APSCUF is considering passing a strike authorization after contract negotiations with PASSHE continue for over two years with little progress.
Dr. Patrick Burkhart, professor of geology and President of the SRU chapter of Association of Pennsylvania State College and University Faculties (APSCUF) that negotiations have changed within the last month, but not for the better.
Recently APSCUF requested binding interest arbitration as a way to settle the contract negotiations that have lasted since 2010.
A binding interest arbitration is when both sides turn over their documentation of the negotiations to a third party. The third party finds a middle ground between the desires of both APSCUF and Pennsylvania State System of Higher Education (PASSHE), and then reaches an agreement. Because it is a binding agreement, both parties must accept what the third party has decided on.
“As the provost says, a contract negotiation is like a good divorce,” Burkhart said. “At the end of a good divorce, everybody is mad. Nobody gets everything that they want. Everybody’s mad. Mad but teaching, mad but administrating, mad but working.”
PASSHE declined the request for the binding interest arbitration, and sent PASSHE chancellor Dr. John Cavanaugh sent a press release explaining the reasoning.
“We believe it would be improper to delegate those responsibilities to a third party arbitrator who does not have the responsibility or duty to consider the financial implications of their decisions and who is not obligated to take into account the interests of Pennsylvania taxpayers or the long-term effects of those decisions on the Commonwealth or PASSHE,” the press release stated.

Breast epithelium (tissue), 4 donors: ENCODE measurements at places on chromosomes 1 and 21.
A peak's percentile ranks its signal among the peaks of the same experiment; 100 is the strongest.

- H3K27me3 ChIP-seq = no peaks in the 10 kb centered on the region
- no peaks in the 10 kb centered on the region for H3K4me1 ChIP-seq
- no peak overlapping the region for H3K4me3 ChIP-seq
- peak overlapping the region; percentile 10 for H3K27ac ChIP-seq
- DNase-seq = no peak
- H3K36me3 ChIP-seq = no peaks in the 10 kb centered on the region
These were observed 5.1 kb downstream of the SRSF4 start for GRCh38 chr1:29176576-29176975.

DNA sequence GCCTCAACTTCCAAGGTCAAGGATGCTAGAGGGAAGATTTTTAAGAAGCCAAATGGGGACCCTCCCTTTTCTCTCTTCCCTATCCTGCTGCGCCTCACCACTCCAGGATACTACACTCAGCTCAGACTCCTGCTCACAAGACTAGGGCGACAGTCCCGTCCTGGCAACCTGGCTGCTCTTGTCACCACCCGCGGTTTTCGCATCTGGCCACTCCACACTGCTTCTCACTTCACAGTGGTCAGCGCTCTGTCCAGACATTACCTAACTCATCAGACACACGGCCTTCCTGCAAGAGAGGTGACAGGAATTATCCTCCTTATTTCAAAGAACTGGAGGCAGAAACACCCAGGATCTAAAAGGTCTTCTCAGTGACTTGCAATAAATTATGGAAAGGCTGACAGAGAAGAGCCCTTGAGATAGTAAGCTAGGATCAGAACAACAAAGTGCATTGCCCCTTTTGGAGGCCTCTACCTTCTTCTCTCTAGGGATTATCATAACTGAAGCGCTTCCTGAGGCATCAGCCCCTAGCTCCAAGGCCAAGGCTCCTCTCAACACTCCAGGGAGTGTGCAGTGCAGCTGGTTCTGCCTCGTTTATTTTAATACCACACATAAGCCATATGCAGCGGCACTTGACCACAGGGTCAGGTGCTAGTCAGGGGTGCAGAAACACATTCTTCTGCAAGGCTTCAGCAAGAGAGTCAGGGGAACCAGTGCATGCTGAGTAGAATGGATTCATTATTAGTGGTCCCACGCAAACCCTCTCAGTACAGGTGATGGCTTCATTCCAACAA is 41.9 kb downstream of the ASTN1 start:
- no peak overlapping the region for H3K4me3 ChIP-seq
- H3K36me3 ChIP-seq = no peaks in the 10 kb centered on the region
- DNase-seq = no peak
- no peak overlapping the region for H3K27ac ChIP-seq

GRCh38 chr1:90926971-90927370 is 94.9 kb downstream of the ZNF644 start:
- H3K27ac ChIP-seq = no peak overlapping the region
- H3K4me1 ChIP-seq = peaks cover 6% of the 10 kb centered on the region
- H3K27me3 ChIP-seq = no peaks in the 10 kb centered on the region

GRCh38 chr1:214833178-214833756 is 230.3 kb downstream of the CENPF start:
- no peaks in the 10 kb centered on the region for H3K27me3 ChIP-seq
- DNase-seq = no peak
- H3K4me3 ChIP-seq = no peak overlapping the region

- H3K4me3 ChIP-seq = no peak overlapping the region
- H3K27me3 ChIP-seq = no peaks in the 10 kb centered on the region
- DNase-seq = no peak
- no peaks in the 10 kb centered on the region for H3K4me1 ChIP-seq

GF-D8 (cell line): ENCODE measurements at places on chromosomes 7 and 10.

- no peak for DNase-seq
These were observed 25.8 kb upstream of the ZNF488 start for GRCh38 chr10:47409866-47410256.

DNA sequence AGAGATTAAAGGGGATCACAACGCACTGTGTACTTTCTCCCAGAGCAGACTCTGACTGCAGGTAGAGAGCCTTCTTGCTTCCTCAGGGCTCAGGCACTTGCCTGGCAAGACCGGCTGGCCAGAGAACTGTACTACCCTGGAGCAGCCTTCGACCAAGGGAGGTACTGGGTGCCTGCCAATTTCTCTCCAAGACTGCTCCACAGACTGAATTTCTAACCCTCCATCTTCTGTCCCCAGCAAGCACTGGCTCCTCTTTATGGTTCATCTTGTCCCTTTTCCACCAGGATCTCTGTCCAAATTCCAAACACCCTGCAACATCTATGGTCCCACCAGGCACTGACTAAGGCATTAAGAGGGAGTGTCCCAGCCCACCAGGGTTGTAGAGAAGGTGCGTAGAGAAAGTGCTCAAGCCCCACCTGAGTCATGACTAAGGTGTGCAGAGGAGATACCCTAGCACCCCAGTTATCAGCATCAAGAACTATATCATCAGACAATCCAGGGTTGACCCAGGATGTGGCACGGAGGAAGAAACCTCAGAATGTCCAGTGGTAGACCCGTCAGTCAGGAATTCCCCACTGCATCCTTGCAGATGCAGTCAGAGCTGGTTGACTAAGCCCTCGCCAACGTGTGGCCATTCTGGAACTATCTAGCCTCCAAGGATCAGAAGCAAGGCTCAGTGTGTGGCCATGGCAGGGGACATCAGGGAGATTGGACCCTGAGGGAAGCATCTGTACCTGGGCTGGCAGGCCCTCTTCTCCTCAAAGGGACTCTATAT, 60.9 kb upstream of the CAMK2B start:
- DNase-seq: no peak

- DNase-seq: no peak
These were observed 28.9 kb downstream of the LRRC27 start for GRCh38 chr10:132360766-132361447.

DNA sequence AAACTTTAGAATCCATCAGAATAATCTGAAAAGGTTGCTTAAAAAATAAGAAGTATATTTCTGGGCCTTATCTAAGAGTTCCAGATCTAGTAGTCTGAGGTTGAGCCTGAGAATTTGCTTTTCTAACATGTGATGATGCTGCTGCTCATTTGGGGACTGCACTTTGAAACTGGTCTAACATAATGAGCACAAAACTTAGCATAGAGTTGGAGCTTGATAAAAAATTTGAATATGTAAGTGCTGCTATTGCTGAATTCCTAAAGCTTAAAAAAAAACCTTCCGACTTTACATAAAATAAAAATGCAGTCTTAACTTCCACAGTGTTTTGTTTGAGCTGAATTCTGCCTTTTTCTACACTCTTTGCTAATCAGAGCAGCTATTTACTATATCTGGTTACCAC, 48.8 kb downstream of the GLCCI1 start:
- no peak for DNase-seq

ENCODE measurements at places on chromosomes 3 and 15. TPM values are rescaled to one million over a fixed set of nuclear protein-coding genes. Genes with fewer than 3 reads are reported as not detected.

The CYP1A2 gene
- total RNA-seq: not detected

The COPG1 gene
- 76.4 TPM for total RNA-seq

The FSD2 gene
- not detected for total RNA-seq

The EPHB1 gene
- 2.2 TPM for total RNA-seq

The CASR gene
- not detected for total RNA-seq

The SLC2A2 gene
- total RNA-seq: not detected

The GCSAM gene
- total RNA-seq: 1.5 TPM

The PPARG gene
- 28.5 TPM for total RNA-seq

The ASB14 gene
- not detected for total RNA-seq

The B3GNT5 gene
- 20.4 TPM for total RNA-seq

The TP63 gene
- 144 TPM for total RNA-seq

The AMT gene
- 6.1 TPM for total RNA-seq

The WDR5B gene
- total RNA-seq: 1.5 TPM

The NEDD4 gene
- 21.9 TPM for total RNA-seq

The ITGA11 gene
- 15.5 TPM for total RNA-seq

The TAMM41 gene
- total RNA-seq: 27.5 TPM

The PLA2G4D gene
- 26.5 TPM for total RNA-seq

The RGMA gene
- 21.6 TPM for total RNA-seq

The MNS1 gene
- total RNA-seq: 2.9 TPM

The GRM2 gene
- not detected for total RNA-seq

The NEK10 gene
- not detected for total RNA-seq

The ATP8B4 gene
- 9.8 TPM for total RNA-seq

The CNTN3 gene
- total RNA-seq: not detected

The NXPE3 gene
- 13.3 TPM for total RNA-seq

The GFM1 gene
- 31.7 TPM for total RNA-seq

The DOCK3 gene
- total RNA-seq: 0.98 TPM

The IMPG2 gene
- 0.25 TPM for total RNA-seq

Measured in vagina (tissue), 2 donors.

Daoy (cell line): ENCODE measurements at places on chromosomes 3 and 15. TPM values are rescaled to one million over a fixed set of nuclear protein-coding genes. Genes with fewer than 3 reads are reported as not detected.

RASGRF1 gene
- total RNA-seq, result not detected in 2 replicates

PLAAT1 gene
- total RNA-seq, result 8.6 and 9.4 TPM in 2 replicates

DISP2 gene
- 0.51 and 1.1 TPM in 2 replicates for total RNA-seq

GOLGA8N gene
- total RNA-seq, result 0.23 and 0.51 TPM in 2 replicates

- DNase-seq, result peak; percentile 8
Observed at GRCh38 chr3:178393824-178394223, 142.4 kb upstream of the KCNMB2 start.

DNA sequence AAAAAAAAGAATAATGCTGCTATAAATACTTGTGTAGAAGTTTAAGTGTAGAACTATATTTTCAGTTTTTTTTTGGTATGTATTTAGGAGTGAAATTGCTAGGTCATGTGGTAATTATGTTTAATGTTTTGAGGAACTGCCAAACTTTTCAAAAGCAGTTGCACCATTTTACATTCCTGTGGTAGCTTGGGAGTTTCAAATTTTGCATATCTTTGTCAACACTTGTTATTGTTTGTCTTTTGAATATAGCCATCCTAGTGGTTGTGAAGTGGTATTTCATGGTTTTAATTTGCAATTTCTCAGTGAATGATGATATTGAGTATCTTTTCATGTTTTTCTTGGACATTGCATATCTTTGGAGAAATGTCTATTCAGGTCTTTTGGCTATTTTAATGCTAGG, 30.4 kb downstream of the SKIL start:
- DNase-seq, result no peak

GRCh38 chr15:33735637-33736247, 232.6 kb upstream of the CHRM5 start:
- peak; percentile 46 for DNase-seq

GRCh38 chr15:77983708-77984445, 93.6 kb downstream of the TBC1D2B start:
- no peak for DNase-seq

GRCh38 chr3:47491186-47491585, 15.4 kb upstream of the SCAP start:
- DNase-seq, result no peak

Burkhart explained that APSCUF will be holding a meeting Saturday where they will most likely vote on and pass strike authorization vote. A strike authorization is an agreement to start considering going on strike in order to increase the amount of pressure to reach a decision.
“The truth of the matter is, everything we do, we do because we do not want to strike,” Burkhart explained. “The facility wants to teach. Nobody wants to strike. So we try to do everything we can before it gets to that point, but in the end, that is the only leverage that we have. It’s the only thing that we can do to really push things along.”
Burkhart wants students to be actively involved with the contract negotiations. He explained that students were able to work together to eliminate Governor Tom Corbett’s proposed cuts to education, and that students could influence the negotiations by contacting chancellor Cavanaugh.
“What I really want from the students is to say to the state system is, ‘for goodness sakes, stop stressing us out. Settle the contract and lets put all these conversations about strikes to rest,’” said Burkhart. “I want the students to advocate for a resolution. I want resolution.”
APSCUF members handed out fliers to students in the quad Tuesday in order to raise awareness about the negotiations. Next Tuesday, Student Government Association will hand out fliers about the implications of a strike authorization.
“I really hope [students] want a quality education,” Burkhart explained. “Affordable, tolerant, public education. If they’re not willing to exercise their voice that they want that, there’s a good chance that they’re going to have less of it.”